While the Republican-controlled House and Senate may have enough votes to reject the deal, President Barack Obama is said to have enough votes to sustain a veto.
A veto-override vote could be close, however. A two-thirds majority is necessary in both House.
While Takai and Hawaii’s other delegates have been cautious in their response to the Iran deal, saying that they are eager to review it, Roll Call reported in May that Takai was among 150 Democrats sending a letter to Obama stating that they support a “framework” for a nuclear deal.
The letter begins:
“As negotiations over Iran’s nuclear program continue, we urge you to stay on course, building on the recently announced political framework and continuing to work toward a strong and verifiable agreement between the P5+1 countries and Iran that will prevent Iran from having a nuclear weapon.”
The letter was sent well before the Iran deal was announced earlier this month.
The deal, if successful, would be the most significant foreign policy accomplishment of the Obama administration and a historic agreement between the U.S. and a nation once identified as a member of the “axis of evil” by then-President George W. Bush.
Of the 150 Democrats who sent the letter to Obama, 145 can vote, which would be just enough to sustain the president’s veto.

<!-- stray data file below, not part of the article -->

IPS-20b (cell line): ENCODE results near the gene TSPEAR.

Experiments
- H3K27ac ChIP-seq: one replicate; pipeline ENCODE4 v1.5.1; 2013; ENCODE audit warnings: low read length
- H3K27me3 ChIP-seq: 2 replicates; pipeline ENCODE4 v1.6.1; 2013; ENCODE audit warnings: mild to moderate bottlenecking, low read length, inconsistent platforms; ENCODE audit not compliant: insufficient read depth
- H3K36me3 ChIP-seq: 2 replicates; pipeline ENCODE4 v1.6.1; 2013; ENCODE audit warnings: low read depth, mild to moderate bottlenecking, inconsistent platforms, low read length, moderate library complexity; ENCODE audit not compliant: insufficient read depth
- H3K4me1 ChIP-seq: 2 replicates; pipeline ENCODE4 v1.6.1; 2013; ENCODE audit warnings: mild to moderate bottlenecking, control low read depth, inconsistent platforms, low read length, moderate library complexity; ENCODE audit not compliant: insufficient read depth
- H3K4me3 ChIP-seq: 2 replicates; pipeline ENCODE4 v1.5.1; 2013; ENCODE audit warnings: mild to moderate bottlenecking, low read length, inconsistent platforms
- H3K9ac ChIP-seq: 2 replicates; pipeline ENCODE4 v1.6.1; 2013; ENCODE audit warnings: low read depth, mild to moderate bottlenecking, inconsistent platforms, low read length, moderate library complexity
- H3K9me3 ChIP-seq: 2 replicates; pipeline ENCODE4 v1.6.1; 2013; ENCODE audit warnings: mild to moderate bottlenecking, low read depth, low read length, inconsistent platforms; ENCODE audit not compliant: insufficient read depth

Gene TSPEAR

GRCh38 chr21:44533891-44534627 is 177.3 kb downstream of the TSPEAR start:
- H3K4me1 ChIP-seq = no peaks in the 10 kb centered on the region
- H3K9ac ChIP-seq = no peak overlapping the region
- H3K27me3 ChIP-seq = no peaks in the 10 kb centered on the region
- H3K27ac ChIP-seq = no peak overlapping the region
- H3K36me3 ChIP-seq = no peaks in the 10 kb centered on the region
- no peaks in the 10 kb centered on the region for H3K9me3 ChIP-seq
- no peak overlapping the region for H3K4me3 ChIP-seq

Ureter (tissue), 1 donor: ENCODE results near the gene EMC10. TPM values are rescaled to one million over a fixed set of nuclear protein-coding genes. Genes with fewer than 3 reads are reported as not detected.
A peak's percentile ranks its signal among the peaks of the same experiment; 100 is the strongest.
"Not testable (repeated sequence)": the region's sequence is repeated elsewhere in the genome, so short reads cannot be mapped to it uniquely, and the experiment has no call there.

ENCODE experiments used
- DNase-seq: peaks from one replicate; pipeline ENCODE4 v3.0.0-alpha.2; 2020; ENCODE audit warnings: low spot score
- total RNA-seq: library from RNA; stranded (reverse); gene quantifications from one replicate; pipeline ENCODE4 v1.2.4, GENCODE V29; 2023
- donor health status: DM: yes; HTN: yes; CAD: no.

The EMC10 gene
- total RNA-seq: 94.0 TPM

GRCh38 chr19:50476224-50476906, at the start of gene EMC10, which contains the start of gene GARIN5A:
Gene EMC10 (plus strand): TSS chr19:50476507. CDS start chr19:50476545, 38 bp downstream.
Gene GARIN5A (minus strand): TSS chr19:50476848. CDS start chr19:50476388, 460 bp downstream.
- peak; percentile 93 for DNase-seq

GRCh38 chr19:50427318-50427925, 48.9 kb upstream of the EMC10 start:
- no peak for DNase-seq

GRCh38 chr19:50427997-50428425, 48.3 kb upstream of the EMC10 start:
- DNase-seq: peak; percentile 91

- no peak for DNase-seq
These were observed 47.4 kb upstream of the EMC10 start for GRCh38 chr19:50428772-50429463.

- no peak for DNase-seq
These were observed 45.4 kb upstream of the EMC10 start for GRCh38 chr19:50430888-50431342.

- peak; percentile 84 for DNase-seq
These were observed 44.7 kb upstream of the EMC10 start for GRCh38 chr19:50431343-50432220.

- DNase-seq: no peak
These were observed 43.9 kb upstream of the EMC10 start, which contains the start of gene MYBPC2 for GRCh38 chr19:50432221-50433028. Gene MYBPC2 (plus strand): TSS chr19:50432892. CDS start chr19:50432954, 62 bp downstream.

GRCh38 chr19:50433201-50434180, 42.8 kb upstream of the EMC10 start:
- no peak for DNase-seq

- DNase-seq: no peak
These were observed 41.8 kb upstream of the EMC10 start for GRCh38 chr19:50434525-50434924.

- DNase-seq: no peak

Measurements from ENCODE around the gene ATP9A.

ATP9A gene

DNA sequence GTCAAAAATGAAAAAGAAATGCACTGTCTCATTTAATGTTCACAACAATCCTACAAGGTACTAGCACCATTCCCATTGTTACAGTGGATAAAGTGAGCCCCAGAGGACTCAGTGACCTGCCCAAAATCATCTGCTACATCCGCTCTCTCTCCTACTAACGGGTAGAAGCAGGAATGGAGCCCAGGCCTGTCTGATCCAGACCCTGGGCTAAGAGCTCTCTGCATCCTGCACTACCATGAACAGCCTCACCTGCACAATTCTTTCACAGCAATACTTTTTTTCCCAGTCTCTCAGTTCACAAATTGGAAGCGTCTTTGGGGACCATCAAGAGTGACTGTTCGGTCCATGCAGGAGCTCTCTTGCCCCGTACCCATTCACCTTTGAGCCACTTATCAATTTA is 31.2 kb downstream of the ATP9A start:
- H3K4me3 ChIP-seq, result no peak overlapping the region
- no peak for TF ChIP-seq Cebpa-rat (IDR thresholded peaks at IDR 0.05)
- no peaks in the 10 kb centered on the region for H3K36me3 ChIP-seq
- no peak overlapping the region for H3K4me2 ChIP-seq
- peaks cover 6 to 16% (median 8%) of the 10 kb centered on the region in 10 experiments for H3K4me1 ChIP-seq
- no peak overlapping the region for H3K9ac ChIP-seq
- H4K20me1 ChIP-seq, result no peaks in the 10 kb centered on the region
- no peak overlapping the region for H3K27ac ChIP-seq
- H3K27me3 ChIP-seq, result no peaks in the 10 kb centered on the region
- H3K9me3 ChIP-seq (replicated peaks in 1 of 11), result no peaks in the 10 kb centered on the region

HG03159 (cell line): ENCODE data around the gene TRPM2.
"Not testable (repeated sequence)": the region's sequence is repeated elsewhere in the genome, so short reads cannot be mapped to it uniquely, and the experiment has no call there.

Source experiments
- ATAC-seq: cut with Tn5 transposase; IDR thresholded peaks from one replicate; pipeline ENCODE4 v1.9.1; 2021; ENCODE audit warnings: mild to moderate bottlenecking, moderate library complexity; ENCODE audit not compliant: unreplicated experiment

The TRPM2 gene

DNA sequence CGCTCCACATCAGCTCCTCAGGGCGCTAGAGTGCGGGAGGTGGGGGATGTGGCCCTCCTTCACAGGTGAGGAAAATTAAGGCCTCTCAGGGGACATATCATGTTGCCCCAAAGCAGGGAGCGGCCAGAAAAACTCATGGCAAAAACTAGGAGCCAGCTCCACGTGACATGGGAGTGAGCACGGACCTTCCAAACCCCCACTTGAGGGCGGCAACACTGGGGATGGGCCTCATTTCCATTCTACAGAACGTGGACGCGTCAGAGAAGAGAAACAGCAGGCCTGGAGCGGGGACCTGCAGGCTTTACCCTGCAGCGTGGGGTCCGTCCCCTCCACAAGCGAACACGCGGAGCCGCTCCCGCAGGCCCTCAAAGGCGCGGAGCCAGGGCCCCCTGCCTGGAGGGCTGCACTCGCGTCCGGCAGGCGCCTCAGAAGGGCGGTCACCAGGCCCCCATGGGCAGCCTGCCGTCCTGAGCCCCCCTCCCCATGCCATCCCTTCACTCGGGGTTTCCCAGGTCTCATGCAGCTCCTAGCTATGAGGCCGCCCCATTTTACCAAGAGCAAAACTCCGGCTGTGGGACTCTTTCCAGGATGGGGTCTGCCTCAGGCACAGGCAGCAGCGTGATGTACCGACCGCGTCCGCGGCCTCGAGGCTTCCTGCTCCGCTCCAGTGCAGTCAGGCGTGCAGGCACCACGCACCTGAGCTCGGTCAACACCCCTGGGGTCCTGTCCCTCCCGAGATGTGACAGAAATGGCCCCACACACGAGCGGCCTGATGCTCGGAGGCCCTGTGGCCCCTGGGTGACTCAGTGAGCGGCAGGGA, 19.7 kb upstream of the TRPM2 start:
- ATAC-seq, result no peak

Aggressive lobbying from both sides of the Iran deal has been underway for some time, and lawmakers are increasingly being pressed for their views.
On Wednesday, Gabbard, a member of the House Armed Services and House Foreign Affairs committees, told the Center for Strategic International Studies “that she has lingering concerns surrounding the Iran nuclear deal.”
Gabbard, says Talk Radio News Service, says she is personally taking a “cautious and critical approach” to her examination of the deal.
According to The Hill, House Minority Leader Steny Hoyer (D-Md.) will take part in the Democratic trip to Israel, which begins Monday. The visit is expected to include a meeting with Prime Minister Benjamin Netanyahu, a vehement critic of the Iran deal.
“I look forward to engaging on many issues that are at the forefront in Congress, including the Iran Nuclear Deal.” — Rep. Mark Takai
Majority Leader Kevin McCarthy (R-Calif.) will lead the GOP visit beginning Aug. 8.
“Netanyahu, a fierce critic of the Iran deal, is expected to make his case directly to lawmakers,” says The Hill. “But they’ll also get an opportunity to meet with other high-ranking government and security officials, as well as U.S. Ambassador to Israel Dan Shapiro.”
In March, Netanyahu addressed a joint session of Congress to plead his case against Iran. Takai was among those who chose to attend the controversial speech, as it came at the behest of House Speaker John Boehner and without the knowledge of the White House.
“Though I have had significant concerns regarding the highly-politicized nature of this speech, hearing from the Head of State of one of our closest security allies is an important duty of Congress, whether we agree with their views or not,” Takai said in a statement after the speech.
He added, “I remain committed to supporting the Administration’s goal of a diplomatic resolution with the Iranian regime, and will work in my capacity as a Member of Congress to ensure that this happens.”